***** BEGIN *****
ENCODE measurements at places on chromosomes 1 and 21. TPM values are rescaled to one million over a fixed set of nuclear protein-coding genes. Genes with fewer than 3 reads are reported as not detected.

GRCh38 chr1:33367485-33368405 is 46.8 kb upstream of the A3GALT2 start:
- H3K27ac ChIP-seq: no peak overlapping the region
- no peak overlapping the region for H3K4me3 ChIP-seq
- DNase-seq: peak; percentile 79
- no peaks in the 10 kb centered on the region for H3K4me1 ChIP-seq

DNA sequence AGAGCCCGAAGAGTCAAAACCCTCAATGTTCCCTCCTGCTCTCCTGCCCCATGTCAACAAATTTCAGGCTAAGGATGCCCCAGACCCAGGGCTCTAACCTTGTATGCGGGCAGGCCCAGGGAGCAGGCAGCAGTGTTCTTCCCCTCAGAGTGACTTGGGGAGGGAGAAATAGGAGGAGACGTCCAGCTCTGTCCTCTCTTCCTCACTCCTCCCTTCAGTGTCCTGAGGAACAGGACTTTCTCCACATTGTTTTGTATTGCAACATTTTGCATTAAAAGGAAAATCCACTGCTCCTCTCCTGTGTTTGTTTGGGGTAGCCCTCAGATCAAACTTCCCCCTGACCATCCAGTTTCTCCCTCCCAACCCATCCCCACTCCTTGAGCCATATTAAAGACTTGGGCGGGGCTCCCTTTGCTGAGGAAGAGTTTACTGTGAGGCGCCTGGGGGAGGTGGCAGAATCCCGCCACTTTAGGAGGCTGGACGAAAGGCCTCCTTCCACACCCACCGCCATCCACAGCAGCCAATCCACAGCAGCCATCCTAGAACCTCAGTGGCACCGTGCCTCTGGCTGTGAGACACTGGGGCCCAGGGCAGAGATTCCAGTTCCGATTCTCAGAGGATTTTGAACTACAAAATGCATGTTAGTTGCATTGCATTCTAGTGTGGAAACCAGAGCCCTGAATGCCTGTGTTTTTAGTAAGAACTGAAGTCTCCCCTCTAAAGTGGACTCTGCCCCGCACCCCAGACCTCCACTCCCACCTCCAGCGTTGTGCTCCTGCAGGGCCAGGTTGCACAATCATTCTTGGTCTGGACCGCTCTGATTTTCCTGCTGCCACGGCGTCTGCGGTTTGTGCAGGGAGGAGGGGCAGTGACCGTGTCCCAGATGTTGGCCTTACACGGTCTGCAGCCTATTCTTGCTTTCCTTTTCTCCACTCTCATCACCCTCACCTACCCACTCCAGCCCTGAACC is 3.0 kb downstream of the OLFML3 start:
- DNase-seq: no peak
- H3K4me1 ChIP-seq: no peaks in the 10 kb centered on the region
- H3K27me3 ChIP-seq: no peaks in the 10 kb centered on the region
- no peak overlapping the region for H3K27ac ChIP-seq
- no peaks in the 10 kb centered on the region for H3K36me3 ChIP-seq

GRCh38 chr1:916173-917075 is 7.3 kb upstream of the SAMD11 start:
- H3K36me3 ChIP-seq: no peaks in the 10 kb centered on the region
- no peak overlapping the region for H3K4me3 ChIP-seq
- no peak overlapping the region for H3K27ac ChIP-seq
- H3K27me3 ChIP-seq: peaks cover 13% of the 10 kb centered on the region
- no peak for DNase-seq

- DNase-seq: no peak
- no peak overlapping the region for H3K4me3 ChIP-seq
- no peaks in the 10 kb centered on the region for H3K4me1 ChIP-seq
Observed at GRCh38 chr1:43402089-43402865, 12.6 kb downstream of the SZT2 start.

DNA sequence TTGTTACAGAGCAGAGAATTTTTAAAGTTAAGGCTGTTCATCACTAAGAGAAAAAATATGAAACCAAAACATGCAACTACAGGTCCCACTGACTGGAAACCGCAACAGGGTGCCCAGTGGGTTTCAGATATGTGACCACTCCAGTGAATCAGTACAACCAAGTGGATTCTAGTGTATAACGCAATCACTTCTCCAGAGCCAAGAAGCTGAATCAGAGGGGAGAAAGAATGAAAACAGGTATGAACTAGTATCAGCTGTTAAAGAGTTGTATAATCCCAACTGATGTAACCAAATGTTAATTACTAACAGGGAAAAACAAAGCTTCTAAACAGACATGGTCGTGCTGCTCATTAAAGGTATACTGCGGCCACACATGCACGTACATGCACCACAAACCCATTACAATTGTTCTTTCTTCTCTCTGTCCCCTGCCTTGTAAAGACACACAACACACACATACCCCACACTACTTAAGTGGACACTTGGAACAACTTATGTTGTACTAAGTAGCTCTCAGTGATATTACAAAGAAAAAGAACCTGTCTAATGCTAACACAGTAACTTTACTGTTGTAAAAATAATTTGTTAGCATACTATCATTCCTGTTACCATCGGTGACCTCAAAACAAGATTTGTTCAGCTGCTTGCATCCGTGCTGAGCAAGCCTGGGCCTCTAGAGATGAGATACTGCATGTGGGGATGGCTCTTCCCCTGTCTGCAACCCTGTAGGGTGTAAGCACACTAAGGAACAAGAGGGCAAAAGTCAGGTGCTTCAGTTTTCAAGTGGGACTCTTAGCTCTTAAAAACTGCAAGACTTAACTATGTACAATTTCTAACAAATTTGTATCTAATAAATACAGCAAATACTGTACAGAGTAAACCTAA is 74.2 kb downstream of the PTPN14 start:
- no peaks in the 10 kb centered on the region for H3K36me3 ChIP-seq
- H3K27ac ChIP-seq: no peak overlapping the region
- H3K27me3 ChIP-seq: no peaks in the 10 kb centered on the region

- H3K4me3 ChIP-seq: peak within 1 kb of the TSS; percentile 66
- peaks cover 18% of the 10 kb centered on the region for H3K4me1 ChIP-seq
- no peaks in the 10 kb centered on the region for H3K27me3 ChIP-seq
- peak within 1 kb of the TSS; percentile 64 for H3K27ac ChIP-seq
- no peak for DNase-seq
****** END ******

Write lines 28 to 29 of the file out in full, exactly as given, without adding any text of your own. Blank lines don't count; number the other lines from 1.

- peaks cover 18% of the 10 kb centered on the region for H3K4me1 ChIP-seq
- no peaks in the 10 kb centered on the region for H3K27me3 ChIP-seq